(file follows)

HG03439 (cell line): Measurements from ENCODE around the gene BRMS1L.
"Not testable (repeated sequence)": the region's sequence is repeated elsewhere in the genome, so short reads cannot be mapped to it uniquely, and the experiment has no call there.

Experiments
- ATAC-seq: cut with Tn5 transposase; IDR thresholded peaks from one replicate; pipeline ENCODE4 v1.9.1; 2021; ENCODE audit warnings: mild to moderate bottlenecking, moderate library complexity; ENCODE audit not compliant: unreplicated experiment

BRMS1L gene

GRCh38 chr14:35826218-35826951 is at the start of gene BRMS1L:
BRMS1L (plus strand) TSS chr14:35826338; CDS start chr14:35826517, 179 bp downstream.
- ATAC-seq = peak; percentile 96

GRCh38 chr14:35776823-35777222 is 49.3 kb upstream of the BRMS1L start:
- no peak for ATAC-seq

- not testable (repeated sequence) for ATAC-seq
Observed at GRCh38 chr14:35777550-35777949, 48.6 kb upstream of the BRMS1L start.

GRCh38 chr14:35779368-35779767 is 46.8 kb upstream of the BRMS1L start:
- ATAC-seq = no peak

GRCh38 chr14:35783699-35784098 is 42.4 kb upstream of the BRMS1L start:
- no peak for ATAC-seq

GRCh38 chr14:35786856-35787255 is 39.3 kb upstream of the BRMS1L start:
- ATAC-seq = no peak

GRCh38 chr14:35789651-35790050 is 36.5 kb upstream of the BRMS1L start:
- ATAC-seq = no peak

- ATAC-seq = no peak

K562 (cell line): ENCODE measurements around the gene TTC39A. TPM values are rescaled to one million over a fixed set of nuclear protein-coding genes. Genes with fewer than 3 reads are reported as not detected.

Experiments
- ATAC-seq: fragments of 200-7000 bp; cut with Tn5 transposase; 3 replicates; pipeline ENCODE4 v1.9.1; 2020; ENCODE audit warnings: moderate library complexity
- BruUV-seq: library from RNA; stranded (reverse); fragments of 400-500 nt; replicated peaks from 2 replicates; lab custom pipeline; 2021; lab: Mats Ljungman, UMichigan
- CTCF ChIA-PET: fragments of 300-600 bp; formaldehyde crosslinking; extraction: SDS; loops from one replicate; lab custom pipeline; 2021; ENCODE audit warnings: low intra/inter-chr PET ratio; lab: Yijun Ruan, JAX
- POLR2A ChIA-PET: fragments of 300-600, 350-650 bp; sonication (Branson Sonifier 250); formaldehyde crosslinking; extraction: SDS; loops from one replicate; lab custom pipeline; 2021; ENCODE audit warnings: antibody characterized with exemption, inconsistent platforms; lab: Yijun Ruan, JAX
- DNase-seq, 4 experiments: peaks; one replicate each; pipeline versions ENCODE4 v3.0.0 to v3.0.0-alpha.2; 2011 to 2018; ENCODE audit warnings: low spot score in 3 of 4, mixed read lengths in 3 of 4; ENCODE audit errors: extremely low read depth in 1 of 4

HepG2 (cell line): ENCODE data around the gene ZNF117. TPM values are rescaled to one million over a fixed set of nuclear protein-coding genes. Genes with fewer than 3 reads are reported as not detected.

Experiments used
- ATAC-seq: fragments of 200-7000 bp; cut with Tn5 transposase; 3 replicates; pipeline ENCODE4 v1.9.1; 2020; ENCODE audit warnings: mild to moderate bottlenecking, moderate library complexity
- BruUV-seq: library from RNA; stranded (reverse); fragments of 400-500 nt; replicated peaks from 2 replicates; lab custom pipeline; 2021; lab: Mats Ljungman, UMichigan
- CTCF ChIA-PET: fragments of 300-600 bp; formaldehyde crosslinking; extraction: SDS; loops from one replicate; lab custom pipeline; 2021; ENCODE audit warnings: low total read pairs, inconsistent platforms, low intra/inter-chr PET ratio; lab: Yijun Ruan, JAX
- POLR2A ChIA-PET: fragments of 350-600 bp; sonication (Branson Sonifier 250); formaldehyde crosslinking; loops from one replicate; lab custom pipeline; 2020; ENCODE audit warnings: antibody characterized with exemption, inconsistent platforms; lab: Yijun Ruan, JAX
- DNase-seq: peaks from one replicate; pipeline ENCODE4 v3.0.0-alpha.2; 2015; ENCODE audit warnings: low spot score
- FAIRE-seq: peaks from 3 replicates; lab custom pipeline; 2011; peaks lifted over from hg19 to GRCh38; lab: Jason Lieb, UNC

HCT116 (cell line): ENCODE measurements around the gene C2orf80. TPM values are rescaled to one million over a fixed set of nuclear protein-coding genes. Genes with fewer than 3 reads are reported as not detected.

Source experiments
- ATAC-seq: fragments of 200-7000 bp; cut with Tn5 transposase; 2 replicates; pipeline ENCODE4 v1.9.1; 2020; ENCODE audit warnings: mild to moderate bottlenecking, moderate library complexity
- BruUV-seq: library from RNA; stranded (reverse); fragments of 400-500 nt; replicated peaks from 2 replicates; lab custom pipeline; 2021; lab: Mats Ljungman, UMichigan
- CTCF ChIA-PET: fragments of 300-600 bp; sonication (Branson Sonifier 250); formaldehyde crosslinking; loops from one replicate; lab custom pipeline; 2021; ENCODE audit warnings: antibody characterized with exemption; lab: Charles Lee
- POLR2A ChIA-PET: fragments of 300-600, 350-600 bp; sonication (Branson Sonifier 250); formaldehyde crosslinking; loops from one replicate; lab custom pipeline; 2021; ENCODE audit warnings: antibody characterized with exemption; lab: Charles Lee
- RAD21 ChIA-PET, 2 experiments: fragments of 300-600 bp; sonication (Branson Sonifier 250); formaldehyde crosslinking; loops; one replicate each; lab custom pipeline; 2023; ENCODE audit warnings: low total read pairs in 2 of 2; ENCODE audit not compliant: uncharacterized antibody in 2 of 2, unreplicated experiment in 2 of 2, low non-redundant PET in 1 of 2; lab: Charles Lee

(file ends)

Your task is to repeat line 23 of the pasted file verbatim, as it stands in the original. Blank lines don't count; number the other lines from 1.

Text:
Experiments